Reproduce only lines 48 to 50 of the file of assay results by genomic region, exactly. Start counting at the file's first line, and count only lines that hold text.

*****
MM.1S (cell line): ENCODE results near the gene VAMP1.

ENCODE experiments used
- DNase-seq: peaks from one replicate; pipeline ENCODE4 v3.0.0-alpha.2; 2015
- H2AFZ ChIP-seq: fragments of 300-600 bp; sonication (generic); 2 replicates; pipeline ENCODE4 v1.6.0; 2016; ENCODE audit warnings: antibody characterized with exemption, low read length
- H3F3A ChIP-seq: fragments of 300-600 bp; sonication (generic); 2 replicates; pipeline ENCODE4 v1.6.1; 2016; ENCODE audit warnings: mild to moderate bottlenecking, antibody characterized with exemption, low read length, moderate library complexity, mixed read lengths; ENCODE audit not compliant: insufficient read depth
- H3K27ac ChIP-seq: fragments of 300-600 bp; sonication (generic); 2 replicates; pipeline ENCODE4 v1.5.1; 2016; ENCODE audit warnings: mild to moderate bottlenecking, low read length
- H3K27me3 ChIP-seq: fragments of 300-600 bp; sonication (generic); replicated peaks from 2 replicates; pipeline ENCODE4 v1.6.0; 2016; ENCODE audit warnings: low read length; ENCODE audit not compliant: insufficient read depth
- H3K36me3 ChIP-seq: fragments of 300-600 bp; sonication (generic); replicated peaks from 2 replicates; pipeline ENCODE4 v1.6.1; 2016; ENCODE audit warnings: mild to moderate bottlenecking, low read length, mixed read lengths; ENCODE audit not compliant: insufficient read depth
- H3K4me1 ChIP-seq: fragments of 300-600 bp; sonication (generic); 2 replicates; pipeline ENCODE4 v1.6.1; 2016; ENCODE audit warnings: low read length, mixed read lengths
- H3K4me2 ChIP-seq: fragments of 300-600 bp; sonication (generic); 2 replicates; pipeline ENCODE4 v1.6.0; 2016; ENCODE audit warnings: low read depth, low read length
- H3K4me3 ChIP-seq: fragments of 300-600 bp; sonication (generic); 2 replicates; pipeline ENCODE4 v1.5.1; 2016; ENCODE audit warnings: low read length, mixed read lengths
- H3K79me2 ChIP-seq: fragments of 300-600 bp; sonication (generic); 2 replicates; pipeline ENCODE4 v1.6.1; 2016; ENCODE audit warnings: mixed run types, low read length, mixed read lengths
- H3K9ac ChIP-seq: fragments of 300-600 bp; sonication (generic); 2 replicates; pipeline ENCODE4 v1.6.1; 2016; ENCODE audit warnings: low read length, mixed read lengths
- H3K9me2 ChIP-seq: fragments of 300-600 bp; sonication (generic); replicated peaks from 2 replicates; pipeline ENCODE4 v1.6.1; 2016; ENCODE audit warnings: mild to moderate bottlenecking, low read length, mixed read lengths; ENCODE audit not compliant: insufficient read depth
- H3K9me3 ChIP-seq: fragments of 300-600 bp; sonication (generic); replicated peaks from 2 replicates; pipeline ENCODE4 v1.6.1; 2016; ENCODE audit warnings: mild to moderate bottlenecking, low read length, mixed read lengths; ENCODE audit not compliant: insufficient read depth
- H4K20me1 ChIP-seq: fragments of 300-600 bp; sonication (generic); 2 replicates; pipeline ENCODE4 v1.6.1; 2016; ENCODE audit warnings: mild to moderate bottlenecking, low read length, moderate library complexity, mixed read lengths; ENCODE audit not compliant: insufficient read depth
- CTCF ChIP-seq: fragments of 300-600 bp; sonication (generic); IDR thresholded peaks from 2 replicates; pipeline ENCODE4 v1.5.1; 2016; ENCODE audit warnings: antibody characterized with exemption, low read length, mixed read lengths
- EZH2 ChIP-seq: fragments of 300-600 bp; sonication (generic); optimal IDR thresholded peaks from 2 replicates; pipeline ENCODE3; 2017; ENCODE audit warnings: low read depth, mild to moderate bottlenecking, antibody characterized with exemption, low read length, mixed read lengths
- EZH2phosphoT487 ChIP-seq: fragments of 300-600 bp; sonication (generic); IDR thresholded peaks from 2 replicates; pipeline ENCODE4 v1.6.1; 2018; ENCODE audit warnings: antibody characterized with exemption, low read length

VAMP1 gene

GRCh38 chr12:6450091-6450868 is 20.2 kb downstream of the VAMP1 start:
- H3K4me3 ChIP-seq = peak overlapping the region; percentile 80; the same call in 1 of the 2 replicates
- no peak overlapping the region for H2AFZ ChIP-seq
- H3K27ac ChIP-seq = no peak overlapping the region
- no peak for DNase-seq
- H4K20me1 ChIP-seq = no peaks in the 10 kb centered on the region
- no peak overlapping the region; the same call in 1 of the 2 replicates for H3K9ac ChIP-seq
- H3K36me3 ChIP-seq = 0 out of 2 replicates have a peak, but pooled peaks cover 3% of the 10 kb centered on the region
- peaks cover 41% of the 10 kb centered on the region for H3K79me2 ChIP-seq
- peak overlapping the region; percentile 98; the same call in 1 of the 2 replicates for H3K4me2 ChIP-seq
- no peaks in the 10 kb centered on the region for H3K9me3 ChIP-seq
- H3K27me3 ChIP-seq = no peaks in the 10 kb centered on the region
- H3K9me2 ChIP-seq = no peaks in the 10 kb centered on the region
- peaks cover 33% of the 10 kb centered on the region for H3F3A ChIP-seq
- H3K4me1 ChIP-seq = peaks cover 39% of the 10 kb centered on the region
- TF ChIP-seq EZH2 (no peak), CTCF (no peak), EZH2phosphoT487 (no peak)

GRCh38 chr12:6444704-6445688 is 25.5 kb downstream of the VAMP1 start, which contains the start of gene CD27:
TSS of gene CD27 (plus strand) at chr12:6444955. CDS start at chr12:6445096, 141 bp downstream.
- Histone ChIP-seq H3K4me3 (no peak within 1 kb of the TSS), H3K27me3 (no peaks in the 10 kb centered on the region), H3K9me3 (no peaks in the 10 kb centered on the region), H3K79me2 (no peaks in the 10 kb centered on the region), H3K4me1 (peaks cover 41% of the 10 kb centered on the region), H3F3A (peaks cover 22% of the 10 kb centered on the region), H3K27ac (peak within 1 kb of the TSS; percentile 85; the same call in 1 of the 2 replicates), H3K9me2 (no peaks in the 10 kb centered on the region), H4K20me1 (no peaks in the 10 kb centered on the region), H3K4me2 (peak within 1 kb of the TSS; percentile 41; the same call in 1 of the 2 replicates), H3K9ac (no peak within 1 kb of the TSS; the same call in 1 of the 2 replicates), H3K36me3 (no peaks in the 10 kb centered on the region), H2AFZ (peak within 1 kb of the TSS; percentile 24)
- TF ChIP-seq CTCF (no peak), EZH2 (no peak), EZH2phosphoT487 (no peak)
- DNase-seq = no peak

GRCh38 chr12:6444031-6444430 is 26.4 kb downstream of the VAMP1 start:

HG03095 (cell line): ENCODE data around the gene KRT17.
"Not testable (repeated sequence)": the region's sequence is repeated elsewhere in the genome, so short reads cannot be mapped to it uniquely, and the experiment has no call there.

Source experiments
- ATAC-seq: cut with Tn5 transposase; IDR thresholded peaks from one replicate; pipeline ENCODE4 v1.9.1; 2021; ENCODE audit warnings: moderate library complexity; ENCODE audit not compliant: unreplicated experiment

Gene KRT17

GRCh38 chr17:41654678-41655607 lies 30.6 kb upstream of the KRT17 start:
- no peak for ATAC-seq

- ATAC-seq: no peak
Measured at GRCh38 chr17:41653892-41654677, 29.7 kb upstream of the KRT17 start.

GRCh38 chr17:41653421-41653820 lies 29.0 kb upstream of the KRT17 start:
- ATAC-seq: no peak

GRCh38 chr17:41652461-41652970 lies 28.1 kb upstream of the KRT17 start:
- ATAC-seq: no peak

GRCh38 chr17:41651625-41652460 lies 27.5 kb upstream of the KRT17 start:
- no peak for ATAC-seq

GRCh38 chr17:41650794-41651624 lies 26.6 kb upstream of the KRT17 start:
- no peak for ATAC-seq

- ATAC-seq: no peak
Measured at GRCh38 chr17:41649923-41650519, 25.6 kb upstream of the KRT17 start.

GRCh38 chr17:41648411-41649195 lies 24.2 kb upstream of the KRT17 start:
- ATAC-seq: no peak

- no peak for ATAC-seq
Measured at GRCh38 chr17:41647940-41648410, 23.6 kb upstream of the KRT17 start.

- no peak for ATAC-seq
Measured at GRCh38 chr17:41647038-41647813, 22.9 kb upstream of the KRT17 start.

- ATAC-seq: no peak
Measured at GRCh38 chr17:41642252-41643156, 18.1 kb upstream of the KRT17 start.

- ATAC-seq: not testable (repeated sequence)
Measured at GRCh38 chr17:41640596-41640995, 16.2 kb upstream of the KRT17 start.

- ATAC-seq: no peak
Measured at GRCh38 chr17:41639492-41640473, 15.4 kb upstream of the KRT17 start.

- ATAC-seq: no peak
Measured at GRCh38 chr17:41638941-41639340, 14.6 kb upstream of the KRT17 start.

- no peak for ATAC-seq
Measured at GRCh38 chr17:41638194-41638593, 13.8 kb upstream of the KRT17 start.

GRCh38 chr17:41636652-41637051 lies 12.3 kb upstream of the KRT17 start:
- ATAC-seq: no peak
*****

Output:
GRCh38 chr17:41654678-41655607 lies 30.6 kb upstream of the KRT17 start:
- no peak for ATAC-seq

- ATAC-seq: no peak